Vizenor isn’t worried about her future with the tribe. If forced out, she said, 2016 is an election year and she’ll just run again.
“I have five degrees,” she said. “Two of them are from Harvard. I could be a lot of places, but I’ve been called by the Great Spirit to be here, because we need change.”

Calls to the Minnesota Chippewa Tribe were not returned.

Minnesota  Public Radio News can be heard on MPR’s statewide radio network or online.

New Wisconsin bill threatens centuries old burial mounds
Thursday, January 07 2016
Written by The Circle,
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wismoundsindangersm.jpgA bill from Wisconsin Sen. Chris Kapenga, R-Delafield, and Representative Robert Brooks, R-Saukville, would remove protections for American Indian burial sites and force the Wisconsin Historical Society to allow the excavation of a centuries old effigy mound in order to prove there are human remains within the mounds on their land.

The bill stems from a company’s wishes to extract $10 million to $15 million in limestone aggregate from the site. Wingra Stone and RediMix, a concrete and stone producer, has mined extensively on the 57-acre plot surrounding the effigy mounds for years. The site is located inside the company’s Kampmeier Quarry, north of the town of McFarland.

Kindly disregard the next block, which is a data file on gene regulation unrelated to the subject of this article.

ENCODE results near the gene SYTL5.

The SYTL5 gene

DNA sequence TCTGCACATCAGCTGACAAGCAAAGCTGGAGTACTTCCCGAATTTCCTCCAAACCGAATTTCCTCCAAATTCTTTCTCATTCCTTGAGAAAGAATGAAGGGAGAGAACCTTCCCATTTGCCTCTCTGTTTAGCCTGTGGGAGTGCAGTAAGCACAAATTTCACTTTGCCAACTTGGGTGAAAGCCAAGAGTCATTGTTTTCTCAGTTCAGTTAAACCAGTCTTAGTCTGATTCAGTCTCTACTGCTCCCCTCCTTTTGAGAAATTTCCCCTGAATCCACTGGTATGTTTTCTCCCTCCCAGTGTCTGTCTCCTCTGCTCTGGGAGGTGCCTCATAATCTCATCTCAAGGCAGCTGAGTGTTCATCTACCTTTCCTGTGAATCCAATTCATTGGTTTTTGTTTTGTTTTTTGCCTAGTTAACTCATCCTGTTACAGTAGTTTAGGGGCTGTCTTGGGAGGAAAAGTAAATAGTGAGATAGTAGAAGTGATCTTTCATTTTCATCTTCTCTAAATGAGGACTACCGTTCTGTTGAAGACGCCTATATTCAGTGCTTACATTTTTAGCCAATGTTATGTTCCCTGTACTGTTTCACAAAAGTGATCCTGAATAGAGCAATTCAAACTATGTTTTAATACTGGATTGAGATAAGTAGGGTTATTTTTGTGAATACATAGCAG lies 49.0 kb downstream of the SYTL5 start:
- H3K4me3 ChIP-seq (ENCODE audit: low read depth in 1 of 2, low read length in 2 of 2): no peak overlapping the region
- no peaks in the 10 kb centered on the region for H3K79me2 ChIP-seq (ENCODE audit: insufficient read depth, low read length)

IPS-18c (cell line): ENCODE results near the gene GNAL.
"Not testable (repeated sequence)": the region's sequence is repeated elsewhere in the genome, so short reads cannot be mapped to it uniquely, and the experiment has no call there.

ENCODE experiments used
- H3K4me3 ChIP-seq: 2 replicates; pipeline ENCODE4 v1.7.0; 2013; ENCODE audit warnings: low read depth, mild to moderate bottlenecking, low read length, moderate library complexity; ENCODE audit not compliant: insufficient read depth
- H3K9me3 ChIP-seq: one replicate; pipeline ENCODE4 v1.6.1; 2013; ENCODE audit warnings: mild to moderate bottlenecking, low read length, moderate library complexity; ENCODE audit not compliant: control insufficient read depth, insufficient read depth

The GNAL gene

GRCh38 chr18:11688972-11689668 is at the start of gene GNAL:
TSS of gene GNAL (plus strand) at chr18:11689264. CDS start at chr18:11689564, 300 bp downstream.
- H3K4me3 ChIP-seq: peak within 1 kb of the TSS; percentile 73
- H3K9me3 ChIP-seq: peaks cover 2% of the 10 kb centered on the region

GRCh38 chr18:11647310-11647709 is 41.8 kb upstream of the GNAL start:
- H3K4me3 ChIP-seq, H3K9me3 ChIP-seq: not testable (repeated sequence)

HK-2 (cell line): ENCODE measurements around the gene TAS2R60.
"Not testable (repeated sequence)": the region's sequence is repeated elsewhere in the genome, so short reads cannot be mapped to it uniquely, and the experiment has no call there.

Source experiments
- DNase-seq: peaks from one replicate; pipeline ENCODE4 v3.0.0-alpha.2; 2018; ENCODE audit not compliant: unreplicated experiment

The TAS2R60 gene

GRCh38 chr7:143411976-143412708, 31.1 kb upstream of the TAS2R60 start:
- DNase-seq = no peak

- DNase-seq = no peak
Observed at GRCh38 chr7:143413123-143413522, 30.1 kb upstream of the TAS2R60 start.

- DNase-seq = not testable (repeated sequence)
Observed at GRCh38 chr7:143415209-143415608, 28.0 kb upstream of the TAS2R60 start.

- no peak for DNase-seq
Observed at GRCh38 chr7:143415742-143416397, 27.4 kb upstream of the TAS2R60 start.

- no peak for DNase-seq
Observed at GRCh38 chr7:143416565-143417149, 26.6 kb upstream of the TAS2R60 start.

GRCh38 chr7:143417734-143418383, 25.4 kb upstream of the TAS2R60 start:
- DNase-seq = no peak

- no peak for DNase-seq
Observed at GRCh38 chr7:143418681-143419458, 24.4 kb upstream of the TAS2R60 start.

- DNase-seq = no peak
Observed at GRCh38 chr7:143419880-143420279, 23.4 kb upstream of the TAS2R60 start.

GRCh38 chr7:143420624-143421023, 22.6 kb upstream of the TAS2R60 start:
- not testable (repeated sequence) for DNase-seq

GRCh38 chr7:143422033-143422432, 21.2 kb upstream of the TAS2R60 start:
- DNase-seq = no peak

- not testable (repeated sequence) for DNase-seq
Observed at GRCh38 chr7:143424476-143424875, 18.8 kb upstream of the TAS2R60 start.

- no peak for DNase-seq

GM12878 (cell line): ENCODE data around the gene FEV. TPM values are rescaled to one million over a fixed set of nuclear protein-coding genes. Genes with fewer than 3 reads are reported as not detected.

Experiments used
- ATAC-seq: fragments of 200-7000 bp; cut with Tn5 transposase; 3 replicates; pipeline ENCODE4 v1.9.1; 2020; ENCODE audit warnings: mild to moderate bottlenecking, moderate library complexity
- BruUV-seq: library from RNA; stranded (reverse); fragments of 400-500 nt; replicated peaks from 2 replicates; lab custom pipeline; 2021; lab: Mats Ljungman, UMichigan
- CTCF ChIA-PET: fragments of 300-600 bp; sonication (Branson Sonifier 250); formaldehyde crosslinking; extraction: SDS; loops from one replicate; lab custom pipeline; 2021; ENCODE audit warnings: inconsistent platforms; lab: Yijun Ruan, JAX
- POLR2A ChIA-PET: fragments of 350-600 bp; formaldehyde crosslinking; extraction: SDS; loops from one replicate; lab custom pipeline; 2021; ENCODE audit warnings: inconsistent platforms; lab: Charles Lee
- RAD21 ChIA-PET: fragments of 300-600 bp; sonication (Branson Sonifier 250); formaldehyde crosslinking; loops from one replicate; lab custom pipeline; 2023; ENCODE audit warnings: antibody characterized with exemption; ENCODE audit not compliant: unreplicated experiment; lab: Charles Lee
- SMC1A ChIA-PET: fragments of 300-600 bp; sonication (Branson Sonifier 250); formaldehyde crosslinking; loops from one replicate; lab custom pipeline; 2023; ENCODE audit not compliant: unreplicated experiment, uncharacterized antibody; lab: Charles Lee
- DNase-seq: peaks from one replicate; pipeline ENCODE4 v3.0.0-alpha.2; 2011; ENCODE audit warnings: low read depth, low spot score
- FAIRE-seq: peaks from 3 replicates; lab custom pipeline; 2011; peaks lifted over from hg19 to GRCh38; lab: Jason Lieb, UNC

Opponents of the legislation say the mounds are a significant cultural, religious, and spiritual site, and that the bill runs counter to the purpose of Wisconsin Burial Site Protection Act.

At a packed town hall meeting held at the Waukesha Public Library on December 14, Kapenga heard from numerous community members their opposition to the proposed bill. Ho-Chunk District 2 Legislator David Greendeer, said the issue is nothing new to the Ho-Chunk people. “Every place that we walk within the state of Wisconsin; every building that’s been built; every metro-city is built over all of our people. Everywhere around the entire United States, is over all of our Native people,” said Greendeer.

Greendeer was careful to emphasize that the Ho-Chunk presence was not to “oppose” Kapenga personally but rather to work cooperatively towards a favorable resolution for all.